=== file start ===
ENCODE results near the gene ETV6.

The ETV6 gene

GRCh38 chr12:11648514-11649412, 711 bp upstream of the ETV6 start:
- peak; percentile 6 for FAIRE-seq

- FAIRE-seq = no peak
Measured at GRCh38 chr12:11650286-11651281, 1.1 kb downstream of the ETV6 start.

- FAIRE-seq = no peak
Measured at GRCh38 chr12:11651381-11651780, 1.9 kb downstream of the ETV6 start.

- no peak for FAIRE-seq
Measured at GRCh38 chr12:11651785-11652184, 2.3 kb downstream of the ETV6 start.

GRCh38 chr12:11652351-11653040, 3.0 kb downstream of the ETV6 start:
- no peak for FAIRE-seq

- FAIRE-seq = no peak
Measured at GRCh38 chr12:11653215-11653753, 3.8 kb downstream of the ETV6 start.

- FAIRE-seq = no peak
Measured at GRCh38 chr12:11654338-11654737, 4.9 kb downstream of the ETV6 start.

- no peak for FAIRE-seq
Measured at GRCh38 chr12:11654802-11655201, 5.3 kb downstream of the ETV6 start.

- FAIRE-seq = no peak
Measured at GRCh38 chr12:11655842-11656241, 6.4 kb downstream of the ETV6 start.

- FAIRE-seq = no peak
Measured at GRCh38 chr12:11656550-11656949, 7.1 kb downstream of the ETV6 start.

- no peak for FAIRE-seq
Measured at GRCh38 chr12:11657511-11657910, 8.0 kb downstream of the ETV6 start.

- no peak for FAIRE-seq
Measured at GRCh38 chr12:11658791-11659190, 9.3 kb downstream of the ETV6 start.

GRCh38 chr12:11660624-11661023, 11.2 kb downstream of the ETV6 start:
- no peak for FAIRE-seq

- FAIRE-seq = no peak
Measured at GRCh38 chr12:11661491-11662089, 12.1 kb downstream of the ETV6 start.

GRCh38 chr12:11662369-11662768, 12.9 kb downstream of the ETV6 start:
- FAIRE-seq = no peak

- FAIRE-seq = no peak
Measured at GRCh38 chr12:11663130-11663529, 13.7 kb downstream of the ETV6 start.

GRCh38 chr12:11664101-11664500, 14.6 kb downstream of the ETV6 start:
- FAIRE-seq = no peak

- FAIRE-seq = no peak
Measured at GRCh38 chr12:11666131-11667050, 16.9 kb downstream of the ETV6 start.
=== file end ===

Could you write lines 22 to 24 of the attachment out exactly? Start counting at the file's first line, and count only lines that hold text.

Measured at GRCh38 chr12:11656550-11656949, 7.1 kb downstream of the ETV6 start.

- no peak for FAIRE-seq
Measured at GRCh38 chr12:11657511-11657910, 8.0 kb downstream of the ETV6 start.